Britain At War In Colour

BY THE outbreak of war the MOI had begun to employ its own group of photographers with a mandate to create a specific stock of images ready for the commercial press market, most notably magazines.

It was a propaganda technique already endorsed by the USA and soon enough it was readily acknowledged how colour pictures provided a power far more intense than black and white images, which although tremendously useful had their limitations and often, claims the author, ‘provided barriers’ to the truth.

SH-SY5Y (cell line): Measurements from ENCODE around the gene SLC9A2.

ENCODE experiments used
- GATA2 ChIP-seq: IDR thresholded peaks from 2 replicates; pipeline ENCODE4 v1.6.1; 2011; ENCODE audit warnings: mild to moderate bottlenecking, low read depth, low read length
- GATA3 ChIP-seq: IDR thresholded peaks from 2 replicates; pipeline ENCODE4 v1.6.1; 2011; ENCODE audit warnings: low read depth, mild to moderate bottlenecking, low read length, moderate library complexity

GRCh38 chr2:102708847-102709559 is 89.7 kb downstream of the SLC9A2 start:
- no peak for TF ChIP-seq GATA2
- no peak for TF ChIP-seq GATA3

By the end of 1945, approximately 3,000 photographs were taken depicting life on the Home Front or at the battle scene. The evidence of mood and moment is there to see in this tremendous book which contains a dramatic selection of 1,500 uncensored images passed to the Imperial War Museum for preservation in 1949.

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